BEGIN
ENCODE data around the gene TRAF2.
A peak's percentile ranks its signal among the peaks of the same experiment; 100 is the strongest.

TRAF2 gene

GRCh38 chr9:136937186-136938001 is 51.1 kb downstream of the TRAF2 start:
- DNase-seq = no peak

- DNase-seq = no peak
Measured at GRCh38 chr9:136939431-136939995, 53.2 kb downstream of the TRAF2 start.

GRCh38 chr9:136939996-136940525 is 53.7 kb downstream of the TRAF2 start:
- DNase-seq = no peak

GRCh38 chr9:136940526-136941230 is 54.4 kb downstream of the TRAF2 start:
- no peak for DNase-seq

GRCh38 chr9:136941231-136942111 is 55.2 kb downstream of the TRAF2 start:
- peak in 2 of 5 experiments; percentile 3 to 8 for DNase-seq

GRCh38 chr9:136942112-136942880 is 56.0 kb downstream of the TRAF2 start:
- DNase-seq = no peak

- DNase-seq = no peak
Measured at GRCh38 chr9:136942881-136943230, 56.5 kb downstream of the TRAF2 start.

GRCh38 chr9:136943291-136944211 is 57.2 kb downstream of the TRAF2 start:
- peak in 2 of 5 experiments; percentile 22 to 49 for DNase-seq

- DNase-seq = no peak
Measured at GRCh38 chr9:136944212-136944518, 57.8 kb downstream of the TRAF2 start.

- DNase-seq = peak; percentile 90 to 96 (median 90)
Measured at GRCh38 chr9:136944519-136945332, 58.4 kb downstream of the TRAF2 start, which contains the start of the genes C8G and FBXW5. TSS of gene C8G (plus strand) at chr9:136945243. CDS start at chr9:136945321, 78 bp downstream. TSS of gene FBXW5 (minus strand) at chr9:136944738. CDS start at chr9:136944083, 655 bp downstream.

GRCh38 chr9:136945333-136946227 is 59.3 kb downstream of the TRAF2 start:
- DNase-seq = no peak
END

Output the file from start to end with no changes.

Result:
ENCODE data around the gene TRAF2.
A peak's percentile ranks its signal among the peaks of the same experiment; 100 is the strongest.

TRAF2 gene

GRCh38 chr9:136937186-136938001 is 51.1 kb downstream of the TRAF2 start:
- DNase-seq = no peak

- DNase-seq = no peak
Measured at GRCh38 chr9:136939431-136939995, 53.2 kb downstream of the TRAF2 start.

GRCh38 chr9:136939996-136940525 is 53.7 kb downstream of the TRAF2 start:
- DNase-seq = no peak

GRCh38 chr9:136940526-136941230 is 54.4 kb downstream of the TRAF2 start:
- no peak for DNase-seq

GRCh38 chr9:136941231-136942111 is 55.2 kb downstream of the TRAF2 start:
- peak in 2 of 5 experiments; percentile 3 to 8 for DNase-seq

GRCh38 chr9:136942112-136942880 is 56.0 kb downstream of the TRAF2 start:
- DNase-seq = no peak

- DNase-seq = no peak
Measured at GRCh38 chr9:136942881-136943230, 56.5 kb downstream of the TRAF2 start.

GRCh38 chr9:136943291-136944211 is 57.2 kb downstream of the TRAF2 start:
- peak in 2 of 5 experiments; percentile 22 to 49 for DNase-seq

- DNase-seq = no peak
Measured at GRCh38 chr9:136944212-136944518, 57.8 kb downstream of the TRAF2 start.

- DNase-seq = peak; percentile 90 to 96 (median 90)
Measured at GRCh38 chr9:136944519-136945332, 58.4 kb downstream of the TRAF2 start, which contains the start of the genes C8G and FBXW5. TSS of gene C8G (plus strand) at chr9:136945243. CDS start at chr9:136945321, 78 bp downstream. TSS of gene FBXW5 (minus strand) at chr9:136944738. CDS start at chr9:136944083, 655 bp downstream.

GRCh38 chr9:136945333-136946227 is 59.3 kb downstream of the TRAF2 start:
- DNase-seq = no peak